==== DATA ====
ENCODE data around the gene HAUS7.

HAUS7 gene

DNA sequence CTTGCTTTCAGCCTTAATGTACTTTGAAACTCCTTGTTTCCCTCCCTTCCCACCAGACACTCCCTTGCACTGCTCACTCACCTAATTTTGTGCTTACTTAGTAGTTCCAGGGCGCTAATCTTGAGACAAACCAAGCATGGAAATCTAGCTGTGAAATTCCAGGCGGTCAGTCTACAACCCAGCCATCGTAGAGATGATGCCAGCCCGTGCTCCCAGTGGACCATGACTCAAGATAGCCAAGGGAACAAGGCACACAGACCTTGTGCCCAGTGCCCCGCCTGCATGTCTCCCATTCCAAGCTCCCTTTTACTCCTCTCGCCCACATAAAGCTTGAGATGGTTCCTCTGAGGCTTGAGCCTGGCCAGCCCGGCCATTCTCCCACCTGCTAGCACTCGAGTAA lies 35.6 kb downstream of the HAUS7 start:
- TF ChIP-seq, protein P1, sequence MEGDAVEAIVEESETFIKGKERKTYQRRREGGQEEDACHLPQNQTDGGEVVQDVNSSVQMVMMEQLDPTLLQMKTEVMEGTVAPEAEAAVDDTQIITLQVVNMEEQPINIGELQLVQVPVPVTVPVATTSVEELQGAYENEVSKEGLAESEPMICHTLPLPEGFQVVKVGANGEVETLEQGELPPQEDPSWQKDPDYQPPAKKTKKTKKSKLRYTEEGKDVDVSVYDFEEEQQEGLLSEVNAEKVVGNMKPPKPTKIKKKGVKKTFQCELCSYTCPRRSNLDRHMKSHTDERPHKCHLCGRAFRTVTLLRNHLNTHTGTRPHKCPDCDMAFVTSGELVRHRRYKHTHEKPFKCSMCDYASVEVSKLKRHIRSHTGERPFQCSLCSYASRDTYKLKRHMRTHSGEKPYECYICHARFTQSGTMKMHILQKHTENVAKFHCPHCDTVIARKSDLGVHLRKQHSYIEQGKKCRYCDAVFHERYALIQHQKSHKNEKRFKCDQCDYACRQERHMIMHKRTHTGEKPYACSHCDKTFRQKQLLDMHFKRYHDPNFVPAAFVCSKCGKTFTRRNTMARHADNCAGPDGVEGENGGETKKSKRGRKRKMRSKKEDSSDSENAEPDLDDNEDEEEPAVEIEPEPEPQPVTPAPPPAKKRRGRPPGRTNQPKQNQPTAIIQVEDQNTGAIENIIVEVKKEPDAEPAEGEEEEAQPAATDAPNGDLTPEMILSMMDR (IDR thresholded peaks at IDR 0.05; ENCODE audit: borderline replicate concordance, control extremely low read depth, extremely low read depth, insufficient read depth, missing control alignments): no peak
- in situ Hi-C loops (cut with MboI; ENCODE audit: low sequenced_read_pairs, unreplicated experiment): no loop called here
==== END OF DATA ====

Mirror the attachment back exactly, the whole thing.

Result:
ENCODE data around the gene HAUS7.

HAUS7 gene

DNA sequence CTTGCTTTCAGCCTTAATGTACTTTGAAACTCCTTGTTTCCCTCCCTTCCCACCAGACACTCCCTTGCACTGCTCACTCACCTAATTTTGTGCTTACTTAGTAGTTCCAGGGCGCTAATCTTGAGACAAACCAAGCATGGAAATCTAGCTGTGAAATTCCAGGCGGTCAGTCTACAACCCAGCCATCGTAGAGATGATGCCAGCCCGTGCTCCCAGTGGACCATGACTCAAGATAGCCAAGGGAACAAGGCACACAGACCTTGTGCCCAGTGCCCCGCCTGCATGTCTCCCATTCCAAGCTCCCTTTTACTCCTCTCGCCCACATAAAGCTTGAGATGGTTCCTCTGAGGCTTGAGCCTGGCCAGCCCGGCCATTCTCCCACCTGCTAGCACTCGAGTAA lies 35.6 kb downstream of the HAUS7 start:
- TF ChIP-seq, protein P1, sequence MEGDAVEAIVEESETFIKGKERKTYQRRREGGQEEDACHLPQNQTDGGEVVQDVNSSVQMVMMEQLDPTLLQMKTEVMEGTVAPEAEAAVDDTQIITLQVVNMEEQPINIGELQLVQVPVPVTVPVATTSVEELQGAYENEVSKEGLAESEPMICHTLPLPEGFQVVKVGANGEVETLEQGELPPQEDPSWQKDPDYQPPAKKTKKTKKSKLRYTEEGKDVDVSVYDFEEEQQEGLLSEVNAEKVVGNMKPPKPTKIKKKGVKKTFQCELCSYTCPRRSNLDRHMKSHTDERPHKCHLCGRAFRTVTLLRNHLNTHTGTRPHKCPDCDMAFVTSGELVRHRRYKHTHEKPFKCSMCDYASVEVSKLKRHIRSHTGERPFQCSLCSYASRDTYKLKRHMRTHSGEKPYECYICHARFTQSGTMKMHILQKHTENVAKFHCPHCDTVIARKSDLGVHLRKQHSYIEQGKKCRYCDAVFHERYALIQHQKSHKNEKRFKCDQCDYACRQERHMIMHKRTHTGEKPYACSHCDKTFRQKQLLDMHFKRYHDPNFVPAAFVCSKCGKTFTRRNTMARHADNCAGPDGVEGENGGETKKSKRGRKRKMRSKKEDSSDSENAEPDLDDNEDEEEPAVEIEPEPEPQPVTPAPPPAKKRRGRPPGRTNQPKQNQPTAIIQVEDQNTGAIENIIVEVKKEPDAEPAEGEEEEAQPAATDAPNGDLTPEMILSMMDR (IDR thresholded peaks at IDR 0.05; ENCODE audit: borderline replicate concordance, control extremely low read depth, extremely low read depth, insufficient read depth, missing control alignments): no peak
- in situ Hi-C loops (cut with MboI; ENCODE audit: low sequenced_read_pairs, unreplicated experiment): no loop called here